irrespective of how you connect. That means data is encrypted end-to-
    end between your PC and the bank or store.

    If you have set up your wireless LAN to provide WPA encryption, the
    data is encrypted a second time whilst in transit on your wireless
    LAN, using a key that is typically changed every 60 minutes. So the
    answer to your question is "No".

    ** If not, consider changing - NOW!
     
    McSpreader, Jun 13, 2005
    #7
  8. "DanR" <> wrote:
    >J.H. Holliday wrote:
    >> "Sooner Al [MVP]" <> wrote:
    >>>>
    >>>> 3. Disabled SSID broadcast
    >>>> 4. Enabled MAC filter (ie only the MAC address of my laptop is allowed to
    >>>> connect wirelessly)
    >>>> 5. Enabled WPA-TKIP encryption (with Group renewal every 3600 seconds,
    >>>> whatever that means!)

    ....
    >>> Both items 3 & 4 are of minimal to no value as far as security measures
    >>> are concerned. The best measure is using WPA, which you have done, with a

    ....
    >> What Al told the O.P. isn't really true. Disabling SSID and enabling MAC


    Actually, it is *precisely* true.

    >> filtering will thwart all but the most devious and dedicated hackers who are
    >> out crusiing the neighborhhod packet sniffing and looking to break in-- a
    >> very small number of people indeed. The average Joe won't even see his
    >> network-- much less get in.


    Okay, so you are saying that it keeps the harmless people out,
    and only those who are most likely to do you real harm can get
    in. Not good.

    >I agree that disabling the SSID is a good thing. When people with Wi-Fi click on
    >"view wireless networks"... they will not see you.


    Generally that is a good thing too.

    >Their curiosity will not be
    >peeked to the point where they start thinking... "I wonder who that is... I
    >wonder if my computer hacker friend Fred can get into this network?"


    And if it is, he's using WPA to keep them out. Because SSID,
    MAC filtering and WEP certainly won't.

    >The
    >argument against hiding the SSID is that you are not being a good neighbor and
    >those folks won't know to avoid your channel.


    That isn't a case of being a good neighbor, it's a case of being
    a smart neighbor. If they don't see your network, they can't
    plan to avoid it. So, they look, and see everyone except you,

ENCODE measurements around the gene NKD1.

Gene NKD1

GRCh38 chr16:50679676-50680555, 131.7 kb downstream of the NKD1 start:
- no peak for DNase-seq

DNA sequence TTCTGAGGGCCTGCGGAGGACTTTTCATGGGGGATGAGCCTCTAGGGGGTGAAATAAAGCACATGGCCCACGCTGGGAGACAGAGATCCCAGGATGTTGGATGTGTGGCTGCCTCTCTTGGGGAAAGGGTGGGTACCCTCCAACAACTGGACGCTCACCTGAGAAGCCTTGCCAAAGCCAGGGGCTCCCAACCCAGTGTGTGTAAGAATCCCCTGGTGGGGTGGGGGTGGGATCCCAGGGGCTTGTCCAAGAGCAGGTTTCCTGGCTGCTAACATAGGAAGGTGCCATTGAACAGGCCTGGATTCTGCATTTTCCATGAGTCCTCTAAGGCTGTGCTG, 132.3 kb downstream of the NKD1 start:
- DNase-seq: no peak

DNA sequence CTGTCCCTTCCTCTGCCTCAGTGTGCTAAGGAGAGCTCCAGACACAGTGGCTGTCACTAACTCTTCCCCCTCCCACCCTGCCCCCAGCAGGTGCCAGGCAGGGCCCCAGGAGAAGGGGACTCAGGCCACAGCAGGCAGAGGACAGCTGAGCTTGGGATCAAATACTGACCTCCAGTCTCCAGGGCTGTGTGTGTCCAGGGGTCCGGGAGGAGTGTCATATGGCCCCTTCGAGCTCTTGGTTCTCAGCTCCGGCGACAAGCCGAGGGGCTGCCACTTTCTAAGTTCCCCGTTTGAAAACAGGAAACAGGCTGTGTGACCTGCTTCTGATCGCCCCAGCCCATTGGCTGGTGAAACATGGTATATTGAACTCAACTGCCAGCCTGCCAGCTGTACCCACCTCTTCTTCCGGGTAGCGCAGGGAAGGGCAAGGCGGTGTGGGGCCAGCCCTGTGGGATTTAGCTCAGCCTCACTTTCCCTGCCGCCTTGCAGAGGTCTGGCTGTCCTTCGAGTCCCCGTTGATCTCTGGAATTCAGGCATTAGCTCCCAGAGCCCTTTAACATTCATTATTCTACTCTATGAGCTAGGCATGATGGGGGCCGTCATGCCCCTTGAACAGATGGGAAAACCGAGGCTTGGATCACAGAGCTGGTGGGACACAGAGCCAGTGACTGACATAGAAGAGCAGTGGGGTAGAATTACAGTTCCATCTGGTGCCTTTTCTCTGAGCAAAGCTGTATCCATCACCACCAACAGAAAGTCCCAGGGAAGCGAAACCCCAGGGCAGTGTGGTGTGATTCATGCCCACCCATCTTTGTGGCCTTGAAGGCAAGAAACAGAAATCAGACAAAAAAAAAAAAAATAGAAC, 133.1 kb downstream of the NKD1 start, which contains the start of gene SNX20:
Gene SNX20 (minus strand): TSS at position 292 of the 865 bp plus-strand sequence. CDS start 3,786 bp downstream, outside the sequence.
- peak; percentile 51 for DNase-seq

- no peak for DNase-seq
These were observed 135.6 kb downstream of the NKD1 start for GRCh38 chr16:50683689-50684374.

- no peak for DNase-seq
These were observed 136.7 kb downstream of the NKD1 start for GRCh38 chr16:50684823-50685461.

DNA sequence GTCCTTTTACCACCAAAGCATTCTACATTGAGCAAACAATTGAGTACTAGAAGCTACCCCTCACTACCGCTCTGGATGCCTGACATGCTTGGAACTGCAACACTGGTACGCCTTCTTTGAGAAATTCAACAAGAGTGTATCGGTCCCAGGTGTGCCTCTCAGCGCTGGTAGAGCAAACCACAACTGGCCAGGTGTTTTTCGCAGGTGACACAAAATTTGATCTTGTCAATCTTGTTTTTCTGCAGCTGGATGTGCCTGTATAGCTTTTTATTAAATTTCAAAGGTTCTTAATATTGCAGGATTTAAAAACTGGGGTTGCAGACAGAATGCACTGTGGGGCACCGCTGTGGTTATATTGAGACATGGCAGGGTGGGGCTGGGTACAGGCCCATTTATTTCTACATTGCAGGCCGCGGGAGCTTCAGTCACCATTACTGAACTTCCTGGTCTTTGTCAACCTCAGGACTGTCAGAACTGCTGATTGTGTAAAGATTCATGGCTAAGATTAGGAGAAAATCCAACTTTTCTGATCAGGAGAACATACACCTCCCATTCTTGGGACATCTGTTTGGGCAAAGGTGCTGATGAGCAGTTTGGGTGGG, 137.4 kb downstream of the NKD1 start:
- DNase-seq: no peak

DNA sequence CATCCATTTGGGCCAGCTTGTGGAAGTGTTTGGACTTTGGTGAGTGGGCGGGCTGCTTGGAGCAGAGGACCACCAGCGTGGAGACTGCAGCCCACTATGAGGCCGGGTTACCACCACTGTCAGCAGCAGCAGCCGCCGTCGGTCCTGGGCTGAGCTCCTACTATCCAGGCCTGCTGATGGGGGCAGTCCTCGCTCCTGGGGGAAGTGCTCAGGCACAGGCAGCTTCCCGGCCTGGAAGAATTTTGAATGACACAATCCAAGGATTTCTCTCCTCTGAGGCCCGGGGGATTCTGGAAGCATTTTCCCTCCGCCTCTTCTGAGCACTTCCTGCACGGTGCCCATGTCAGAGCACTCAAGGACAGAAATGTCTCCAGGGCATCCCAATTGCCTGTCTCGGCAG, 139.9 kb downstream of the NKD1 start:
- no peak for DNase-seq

and plonk down right on the same channel you chose. They just
    happen to have a big antenna and good receivers, so you don't
    bother them at all, but they cause just enough interference to
    reduce your bit rate from 54 to 4 Mbps, but only intermittantly.

    Not good!


    >So... you can take the attitude
    >that you will police the neighborhood and avoid other Wi-Fi channels that are in
    >use. Of course you may not be the only one with that attitude and channel
    >conflicts can occur. So what to do. I hide my SSID.


    What for?

    >I also use MAC filtering. Why not... it's easy and one more layer of protection.


    Sure. Protection that causes *you* far more inconvenience
    than it does someone intent on hacking into your network!

    Not good...

    --
    Floyd L. Davidson <http://web.newsguy.com/floyd_davidson>
    Ukpeagvik (Barrow, Alaska)
     
    Floyd L. Davidson, Jun 13, 2005
    #8
  9. Lobster

    Pavel A. Guest

    "DanR" <> wrote in message news:Q_3re.308$...
    > The > argument against hiding the SSID is that you are not being a good neighbor and
    > those folks won't know to avoid your channel. So... you can take the attitude
    > that you will police the neighborhood and avoid other Wi-Fi channels that are in
    > use. Of course you may not be the only one with that attitude and channel
    > conflicts can occur.


    ??? How showing your SSID can help other to avoid your channel?

    --PA
     
    Pavel A., Jun 13, 2005
    #9
  10. Lobster

    DanR Guest

    Pavel A. wrote:
    > "DanR" <> wrote in message
    > news:Q_3re.308$...
    >> The > argument against hiding the SSID is that you are not being a good
    >> neighbor and those folks won't know to avoid your channel. So... you can
    >> take the attitude
    >> that you will police the neighborhood and avoid other Wi-Fi channels that
    >> are in use. Of course you may not be the only one with that attitude and
    >> channel
    >> conflicts can occur.

    >
    > ??? How showing your SSID can help other to avoid your channel?
    >
    > --PA


    Software that comes with your wireless card can do a site survey and show the
    SSID and channel number of close by wireless networks. As will Netstumbler. (my
    linksys monitor software will do this)
    WinXP alone does not show channel number as far as I can tell.
    If everyone played fair and everyone broadcasted their SSID then everyone could
    see what everyone's broadcast channel was set to and avoid conflicts.
     
    DanR, Jun 13, 2005
    #10
  11. Lobster

    Lobster Guest

    J.H. Holliday wrote:
    > "Sooner Al [MVP]" <> wrote in message